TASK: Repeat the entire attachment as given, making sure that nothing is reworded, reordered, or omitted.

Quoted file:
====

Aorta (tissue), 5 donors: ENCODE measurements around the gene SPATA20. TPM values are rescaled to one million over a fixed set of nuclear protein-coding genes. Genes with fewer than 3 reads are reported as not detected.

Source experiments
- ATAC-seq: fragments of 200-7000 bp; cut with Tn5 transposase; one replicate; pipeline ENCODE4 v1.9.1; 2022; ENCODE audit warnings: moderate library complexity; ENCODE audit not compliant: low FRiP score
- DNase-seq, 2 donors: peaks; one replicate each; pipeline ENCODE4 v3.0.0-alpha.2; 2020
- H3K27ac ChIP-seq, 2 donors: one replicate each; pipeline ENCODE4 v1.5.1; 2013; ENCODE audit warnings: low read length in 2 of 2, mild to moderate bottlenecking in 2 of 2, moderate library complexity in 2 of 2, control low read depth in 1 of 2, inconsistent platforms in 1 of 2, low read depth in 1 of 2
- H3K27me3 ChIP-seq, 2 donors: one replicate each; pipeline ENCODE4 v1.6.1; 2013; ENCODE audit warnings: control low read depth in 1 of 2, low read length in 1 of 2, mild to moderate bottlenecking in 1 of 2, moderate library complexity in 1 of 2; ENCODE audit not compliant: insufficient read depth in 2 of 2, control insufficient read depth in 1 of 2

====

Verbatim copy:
Aorta (tissue), 5 donors: ENCODE measurements around the gene SPATA20. TPM values are rescaled to one million over a fixed set of nuclear protein-coding genes. Genes with fewer than 3 reads are reported as not detected.

Source experiments
- ATAC-seq: fragments of 200-7000 bp; cut with Tn5 transposase; one replicate; pipeline ENCODE4 v1.9.1; 2022; ENCODE audit warnings: moderate library complexity; ENCODE audit not compliant: low FRiP score
- DNase-seq, 2 donors: peaks; one replicate each; pipeline ENCODE4 v3.0.0-alpha.2; 2020
- H3K27ac ChIP-seq, 2 donors: one replicate each; pipeline ENCODE4 v1.5.1; 2013; ENCODE audit warnings: low read length in 2 of 2, mild to moderate bottlenecking in 2 of 2, moderate library complexity in 2 of 2, control low read depth in 1 of 2, inconsistent platforms in 1 of 2, low read depth in 1 of 2
- H3K27me3 ChIP-seq, 2 donors: one replicate each; pipeline ENCODE4 v1.6.1; 2013; ENCODE audit warnings: control low read depth in 1 of 2, low read length in 1 of 2, mild to moderate bottlenecking in 1 of 2, moderate library complexity in 1 of 2; ENCODE audit not compliant: insufficient read depth in 2 of 2, control insufficient read depth in 1 of 2